Download: file
for idx, touchpad in enumerate(touchpads):
    if touchpad.value != keydown[idx]:
        keydown[idx] = touchpad.value
        # 12 semitones in an octave
        note = midi_notes[idx] + octave * 12 + semitone
        if keydown[idx]:
            midi.send(NoteOn(note, velocity))
            noteLED(pixels, note, velocity)
        else:
            midi.send(NoteOn(note, 0))  # Using note on 0 for off
            noteLED(pixels, note, 0)

The keydown list is tracking the previous state of the touchpad. This is needed to avoid sending unnecessary duplicate MIDI messages if nothing has changed.

One surprise may be the use of note on message for the user lifting their finger from the touch pad. When velocity is set to 0 this becomes equivalent to a note off for most MIDI devices. This is a useful memory economisation on an M0 processor-based board as each message is a separate python class and these consume memory when they are import'ed. The technique for importing the library with only the messages needed is shown below.

Download: file
import adafruit_midi

from adafruit_midi.note_on          import NoteOn
from adafruit_midi.control_change   import ControlChange
from adafruit_midi.pitch_bend       import PitchBend

When a button is used to change a value the new value is shown by briefly flashing a NeoPixel white a few times with the flashLED() function and then restoring the NeoPixel to its previous value.

Download: file
# white pulse used to indicate octave changes
flashbrightness = 20
def flashLED(pix, position):
    pos = position % numpixels
    t1 = time.monotonic()
    oldcolour = pix[pos]
    while time.monotonic() - t1 < 0.25:
        for i in range(0, flashbrightness, 2):
            pix[pos] = (i, i, i)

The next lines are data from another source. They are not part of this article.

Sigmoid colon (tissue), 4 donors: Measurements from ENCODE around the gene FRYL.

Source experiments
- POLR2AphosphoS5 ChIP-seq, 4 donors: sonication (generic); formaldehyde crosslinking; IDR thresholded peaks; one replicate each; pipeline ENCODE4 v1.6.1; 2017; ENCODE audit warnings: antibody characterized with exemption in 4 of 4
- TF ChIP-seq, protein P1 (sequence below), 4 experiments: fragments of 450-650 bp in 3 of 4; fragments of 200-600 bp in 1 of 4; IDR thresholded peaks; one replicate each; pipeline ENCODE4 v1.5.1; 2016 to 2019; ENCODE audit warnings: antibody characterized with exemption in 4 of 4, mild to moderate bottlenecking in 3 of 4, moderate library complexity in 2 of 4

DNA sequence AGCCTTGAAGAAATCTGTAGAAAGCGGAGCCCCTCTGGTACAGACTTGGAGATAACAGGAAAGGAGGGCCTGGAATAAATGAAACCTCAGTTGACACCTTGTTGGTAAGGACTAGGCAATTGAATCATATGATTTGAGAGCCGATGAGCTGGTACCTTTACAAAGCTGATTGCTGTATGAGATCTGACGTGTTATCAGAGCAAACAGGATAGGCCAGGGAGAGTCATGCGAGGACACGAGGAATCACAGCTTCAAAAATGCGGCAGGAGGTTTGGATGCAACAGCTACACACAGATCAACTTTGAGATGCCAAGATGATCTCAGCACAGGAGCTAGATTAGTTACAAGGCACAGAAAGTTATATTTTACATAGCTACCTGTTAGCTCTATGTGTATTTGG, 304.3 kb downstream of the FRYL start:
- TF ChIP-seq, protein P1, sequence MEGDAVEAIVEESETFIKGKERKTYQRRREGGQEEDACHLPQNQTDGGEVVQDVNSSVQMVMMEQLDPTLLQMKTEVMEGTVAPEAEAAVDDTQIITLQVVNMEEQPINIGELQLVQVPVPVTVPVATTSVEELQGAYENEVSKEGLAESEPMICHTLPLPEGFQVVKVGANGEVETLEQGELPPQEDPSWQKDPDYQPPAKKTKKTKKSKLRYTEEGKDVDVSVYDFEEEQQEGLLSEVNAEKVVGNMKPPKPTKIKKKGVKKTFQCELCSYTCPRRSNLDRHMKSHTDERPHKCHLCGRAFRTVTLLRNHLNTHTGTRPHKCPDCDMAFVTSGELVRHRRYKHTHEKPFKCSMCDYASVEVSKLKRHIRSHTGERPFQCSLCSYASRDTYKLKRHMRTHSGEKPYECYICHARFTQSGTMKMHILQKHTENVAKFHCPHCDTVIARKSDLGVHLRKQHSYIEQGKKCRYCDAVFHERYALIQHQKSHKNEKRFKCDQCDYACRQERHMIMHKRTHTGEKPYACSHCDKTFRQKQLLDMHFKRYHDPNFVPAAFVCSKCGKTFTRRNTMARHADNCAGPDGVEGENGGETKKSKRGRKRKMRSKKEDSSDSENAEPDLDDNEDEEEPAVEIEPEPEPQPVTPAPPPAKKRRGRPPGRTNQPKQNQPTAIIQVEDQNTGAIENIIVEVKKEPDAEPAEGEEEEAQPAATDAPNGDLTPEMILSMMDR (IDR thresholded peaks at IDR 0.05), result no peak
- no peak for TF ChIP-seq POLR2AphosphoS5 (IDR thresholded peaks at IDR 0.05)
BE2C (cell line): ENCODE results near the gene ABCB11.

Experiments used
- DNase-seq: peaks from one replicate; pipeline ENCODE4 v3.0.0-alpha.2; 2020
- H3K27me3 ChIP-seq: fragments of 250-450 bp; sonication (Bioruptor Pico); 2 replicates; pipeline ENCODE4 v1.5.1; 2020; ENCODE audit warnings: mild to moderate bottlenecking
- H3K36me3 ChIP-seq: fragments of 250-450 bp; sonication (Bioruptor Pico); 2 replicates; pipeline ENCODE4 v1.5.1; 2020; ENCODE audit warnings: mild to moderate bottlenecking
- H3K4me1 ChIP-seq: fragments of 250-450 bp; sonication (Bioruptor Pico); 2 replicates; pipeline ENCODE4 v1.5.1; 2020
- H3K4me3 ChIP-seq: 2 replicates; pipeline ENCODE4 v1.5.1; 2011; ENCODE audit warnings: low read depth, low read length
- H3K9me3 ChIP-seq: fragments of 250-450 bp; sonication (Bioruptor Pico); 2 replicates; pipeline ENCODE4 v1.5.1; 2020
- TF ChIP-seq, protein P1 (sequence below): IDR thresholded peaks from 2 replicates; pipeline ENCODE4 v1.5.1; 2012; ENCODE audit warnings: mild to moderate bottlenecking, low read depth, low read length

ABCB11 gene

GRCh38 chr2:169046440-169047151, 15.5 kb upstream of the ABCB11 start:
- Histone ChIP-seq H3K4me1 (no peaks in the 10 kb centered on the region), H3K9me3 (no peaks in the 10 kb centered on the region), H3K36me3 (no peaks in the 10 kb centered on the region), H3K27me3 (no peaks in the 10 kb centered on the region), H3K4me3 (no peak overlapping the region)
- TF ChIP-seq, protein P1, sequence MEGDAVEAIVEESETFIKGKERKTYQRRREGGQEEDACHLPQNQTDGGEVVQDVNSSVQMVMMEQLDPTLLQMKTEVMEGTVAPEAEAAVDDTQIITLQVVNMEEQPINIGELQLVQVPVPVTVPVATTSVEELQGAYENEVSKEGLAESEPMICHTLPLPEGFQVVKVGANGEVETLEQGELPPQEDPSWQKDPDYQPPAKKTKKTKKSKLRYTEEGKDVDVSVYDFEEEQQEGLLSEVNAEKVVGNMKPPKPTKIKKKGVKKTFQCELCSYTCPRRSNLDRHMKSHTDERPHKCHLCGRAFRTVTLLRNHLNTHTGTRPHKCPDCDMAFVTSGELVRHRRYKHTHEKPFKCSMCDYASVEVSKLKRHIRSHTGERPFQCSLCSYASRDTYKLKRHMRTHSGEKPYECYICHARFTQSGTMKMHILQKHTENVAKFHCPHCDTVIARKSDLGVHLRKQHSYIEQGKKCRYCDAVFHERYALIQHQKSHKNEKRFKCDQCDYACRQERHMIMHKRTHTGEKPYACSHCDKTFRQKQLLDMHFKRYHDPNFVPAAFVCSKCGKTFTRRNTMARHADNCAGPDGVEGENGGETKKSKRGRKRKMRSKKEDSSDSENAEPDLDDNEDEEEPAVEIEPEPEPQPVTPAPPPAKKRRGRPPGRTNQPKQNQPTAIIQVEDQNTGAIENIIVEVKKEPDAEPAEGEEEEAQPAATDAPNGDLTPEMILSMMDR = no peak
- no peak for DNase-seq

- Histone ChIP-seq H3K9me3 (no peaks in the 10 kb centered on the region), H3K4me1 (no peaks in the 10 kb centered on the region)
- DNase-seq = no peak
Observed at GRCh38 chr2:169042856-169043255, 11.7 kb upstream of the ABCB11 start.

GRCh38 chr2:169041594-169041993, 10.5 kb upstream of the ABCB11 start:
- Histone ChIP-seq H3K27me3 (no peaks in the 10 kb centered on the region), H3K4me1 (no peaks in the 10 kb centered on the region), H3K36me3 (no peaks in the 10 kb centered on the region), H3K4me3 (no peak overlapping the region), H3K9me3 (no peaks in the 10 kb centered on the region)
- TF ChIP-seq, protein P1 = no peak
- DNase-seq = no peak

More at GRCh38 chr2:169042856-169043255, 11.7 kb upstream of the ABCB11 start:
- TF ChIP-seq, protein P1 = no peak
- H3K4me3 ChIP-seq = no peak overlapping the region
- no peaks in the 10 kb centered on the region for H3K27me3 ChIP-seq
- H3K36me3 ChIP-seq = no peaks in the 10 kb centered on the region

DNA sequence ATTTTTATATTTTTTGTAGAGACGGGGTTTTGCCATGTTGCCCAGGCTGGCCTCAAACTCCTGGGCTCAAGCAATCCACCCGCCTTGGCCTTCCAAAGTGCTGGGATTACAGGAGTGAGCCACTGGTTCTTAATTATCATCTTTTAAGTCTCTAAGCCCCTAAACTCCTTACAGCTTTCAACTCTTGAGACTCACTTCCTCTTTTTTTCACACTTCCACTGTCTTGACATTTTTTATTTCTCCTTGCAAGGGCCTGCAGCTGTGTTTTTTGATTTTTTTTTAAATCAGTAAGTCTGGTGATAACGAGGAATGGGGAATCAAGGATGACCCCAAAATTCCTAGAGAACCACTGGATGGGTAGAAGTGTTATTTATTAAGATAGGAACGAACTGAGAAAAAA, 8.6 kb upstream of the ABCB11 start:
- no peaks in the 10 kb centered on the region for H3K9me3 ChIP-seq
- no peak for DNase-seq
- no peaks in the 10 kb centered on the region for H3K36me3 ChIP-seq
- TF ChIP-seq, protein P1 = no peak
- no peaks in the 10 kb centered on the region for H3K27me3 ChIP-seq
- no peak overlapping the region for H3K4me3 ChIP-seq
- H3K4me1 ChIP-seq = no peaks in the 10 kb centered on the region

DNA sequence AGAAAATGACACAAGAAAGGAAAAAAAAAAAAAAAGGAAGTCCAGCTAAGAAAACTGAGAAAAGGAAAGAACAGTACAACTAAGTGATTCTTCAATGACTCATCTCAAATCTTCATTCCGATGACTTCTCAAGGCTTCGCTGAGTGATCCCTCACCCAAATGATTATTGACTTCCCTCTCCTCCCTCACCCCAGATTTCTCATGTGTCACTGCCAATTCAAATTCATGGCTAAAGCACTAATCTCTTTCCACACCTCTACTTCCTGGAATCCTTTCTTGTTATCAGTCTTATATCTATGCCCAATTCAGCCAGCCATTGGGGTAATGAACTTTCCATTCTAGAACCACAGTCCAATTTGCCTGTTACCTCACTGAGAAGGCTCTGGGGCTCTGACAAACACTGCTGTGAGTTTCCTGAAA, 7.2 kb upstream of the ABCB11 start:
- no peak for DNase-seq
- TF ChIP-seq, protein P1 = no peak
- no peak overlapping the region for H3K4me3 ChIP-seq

for i in range(flashbrightness, 0, -2):
            pix[pos] = (i, i, i)
    pix[pos] = oldcolour

This code works but it's worth discussing some minor issues with it. The while loop is running for a quarter (0.25) of a second, this would be more flexible if it was a function argument with a default value. The same could be said for the global variable flashbrightness. This would also make it easier to test.

Perhaps more importantly, inside the while loop there are two for loops which ramp the brightness of pix[pos] up and then down. These are not constrained by time but happen to execute at a desirable rate on the CPX board. This means the flashing rate of the NeoPixel is subject to the performance of the CircuitPython interpreter, the neopixel library and the processor - changes to any of those could alter the flash rate. A board using the faster M4 processor will inevitably make this flash much faster.

The code which sends the control change message is shown below. The scale_acc() function is taking the accelerometer's ay (in ms-2) value and turning it into an integer value between 0 and 127. The acc_nullzone variable (set to 1.3) keeps the value at 0 even when the board isn't quite flat or is gently nudged. The acc_range variable (set to 4.0) determines the end of the range. i.e. an ay value of acc_nullzone + acc_range will return 127. It might be more natural to calculate and use the angle of the board instead of ay, but with the current ranges the movement feels appropriate for the modulation output. The use of abs() on the scale_acc() return value makes forward and backward tilt equivalent.

Download: file
# scale from 0 to 127 (maximum cc 7bit value)
new_mod_wheel = abs(scale_acc(ay, acc_nullzone, acc_range, 127))
if (abs(new_mod_wheel - mod_wheel) > min_mod_change
        or (new_mod_wheel == 0 and mod_wheel != 0)):
    midi.send(ControlChange(midi_cc_modwheel, new_mod_wheel))